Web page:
With intuitive optimization of activities in general and business processes in particular, as a rule, four types of mistakes are made. One of the most common mistakes is going into minor and insignificant details for the company’s performance. In practice, this means solving problems that weakly and very indirectly affect the results of processes, but play the role of “the last drop”.
For example, when, after another failure of the delivery time, the head of the delivery department justifies that he did everything according to the Application, and the director begins to improve the “Delivery Application” form. The real reason for the delay is not hidden in the application form, but in the process and may be in a completely different process, for example, in the purchase or sale, and optimization must begin with the analysis of the processes.
Another mistake that many people make is that they don’t keep a dedicated IT support team in their company which destroys their company’s tech and equipment. You can find reliable IT support services, such as Managed IT Support to provide your company and staff with a solid IT optimization and assistance.
The use of intuition instead of technology is due to the underdevelopment of technologies for optimizing business processes and their insufficient prevalence. In addition, those rare books that describe real-world optimization technologies use too complex language and pay too much attention to details and formulas. Moreover, very often these books are too abstract and vague. Although in fact, most of the very specific and technological solutions lie at the level of elementary logic and you just need to be able to apply them in time. As a result, company managers who optimize their processes make all possible mistakes. Unfortunately, managers do not work on optimization so often that the process of learning from their mistakes leads to a sufficient increase in qualifications.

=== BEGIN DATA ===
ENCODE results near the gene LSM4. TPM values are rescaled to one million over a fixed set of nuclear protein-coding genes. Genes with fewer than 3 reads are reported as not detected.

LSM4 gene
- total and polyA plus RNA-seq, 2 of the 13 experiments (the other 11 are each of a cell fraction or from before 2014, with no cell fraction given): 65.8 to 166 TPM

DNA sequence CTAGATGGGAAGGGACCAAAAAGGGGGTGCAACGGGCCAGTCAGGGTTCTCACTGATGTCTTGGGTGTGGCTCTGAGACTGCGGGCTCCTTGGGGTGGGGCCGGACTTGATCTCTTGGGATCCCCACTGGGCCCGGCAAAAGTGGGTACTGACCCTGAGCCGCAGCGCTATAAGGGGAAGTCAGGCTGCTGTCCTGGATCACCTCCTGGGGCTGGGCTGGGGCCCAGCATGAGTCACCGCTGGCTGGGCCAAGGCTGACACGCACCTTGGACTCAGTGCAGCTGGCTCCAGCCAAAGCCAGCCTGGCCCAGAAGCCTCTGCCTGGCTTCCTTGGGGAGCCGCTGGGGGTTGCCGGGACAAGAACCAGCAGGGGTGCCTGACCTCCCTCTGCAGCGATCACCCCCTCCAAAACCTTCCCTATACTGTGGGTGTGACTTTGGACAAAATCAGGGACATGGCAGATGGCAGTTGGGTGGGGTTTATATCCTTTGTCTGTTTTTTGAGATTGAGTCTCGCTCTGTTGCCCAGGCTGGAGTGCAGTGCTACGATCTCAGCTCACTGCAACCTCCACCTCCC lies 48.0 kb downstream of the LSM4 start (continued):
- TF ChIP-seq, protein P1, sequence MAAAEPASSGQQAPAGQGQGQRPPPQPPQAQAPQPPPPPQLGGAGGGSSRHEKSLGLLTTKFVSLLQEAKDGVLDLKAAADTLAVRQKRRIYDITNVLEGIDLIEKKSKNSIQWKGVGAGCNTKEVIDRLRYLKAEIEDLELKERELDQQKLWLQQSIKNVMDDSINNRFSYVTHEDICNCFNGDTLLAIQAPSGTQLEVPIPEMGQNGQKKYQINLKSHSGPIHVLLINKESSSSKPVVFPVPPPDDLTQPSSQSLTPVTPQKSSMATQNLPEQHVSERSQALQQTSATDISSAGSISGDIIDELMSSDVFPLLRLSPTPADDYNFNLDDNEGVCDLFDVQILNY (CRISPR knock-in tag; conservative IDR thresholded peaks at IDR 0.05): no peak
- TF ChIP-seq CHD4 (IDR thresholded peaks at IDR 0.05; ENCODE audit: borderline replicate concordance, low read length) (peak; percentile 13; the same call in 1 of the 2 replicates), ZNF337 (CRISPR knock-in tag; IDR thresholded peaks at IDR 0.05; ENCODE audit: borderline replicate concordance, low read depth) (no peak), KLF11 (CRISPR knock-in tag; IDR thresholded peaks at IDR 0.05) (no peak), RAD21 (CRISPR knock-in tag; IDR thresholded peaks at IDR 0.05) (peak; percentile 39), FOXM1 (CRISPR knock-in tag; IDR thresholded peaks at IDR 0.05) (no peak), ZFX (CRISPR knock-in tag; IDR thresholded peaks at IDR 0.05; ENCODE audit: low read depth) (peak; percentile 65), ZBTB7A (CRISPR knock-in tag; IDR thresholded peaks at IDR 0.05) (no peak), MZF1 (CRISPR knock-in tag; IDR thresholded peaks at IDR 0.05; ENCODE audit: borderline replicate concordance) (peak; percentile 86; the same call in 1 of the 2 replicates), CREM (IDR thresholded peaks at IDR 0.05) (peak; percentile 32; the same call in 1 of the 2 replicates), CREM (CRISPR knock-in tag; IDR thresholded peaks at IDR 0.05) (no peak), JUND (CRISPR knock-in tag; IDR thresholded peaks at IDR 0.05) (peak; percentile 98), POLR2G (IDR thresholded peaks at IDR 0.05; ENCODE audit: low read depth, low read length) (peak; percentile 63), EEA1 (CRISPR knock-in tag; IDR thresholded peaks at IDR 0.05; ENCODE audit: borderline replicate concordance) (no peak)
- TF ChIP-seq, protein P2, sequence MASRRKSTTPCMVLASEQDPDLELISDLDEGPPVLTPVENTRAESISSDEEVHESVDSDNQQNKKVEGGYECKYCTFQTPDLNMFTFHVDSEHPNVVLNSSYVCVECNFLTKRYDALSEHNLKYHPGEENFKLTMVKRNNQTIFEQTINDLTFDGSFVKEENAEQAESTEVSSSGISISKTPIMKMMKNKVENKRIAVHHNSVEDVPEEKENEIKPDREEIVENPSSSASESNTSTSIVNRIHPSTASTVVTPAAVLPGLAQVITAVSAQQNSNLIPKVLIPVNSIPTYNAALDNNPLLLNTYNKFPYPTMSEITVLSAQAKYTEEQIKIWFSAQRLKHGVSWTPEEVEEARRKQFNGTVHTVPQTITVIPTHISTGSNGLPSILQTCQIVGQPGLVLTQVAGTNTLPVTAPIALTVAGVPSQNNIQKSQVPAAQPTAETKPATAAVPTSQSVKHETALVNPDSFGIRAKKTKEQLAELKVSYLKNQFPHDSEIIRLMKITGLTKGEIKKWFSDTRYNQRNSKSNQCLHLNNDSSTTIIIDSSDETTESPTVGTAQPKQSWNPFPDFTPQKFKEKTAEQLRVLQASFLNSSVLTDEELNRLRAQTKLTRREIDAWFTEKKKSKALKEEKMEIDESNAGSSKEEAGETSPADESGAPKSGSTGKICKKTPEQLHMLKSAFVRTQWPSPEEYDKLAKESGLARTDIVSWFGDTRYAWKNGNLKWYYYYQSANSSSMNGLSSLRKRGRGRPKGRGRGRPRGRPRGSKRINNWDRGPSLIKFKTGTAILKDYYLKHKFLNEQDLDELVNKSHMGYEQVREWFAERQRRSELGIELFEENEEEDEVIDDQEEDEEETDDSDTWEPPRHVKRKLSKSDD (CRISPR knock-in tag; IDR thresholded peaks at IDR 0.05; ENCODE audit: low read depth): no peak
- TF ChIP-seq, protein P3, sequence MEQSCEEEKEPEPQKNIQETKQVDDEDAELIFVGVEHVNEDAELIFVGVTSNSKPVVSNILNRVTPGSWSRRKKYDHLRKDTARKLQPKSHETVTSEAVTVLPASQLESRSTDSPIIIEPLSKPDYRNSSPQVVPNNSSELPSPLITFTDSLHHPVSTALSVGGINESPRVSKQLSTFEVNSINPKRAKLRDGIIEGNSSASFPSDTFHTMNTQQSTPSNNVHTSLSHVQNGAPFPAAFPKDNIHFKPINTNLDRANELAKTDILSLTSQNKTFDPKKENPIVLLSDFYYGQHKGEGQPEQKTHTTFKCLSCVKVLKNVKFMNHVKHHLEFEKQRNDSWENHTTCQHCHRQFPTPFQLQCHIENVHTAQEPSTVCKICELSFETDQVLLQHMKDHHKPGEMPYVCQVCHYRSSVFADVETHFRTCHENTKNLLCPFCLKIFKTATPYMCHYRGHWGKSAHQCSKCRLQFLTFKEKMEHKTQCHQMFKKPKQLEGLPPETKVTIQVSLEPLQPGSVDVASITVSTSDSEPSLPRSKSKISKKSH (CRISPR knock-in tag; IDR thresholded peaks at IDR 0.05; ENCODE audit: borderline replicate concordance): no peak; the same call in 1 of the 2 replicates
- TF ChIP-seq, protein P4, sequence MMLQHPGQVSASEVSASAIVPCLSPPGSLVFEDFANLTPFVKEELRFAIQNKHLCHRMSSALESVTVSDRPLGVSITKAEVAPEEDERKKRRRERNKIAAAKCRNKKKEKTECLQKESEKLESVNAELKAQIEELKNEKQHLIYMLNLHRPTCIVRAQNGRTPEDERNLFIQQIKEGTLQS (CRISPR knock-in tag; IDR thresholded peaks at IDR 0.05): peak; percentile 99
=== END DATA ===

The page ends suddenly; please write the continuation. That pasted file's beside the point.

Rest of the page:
Finally, the personal involvement of top managers in optimization work not only distracts them from solving more important tasks, but also leads to a decrease in initiative and responsibility on the part of specialists, reduces the quality of working out details, and can also lead them to the strategic area, i.e. into a radical restructuring.
Top managers do not have to optimize processes with their own hands – this is the business of specialists. But managers need to understand how specialists work in order to identify problems in a timely manner, and then correctly set goals and accept results.
In this article, we want to give a brief overview of the basics of optimization technology precisely so that dear readers of the magazine could understand both the principles and basic rules of business process optimization.
Revolution or Evolution
Or two ways to develop and improve your business
When making changes in the company’s activities, the leader is forced to balance between two extremes. On the one hand, there is a danger of breaking established and well-established processes with an ill-considered decision. On the other hand, there is a desire to increase efficiency as much as possible, i.e. to destroy everything “to the ground, and then …” to build something radically new. It was on the second paradigm that the reengineering of business processes, actively promoted a few years ago, was based.
Business process reengineering textbooks have provided excellent examples of the dramatic improvement in the performance of large multinational companies. For example, how IBM has significantly accelerated the process of considering an application for the provision of personal computers on credit.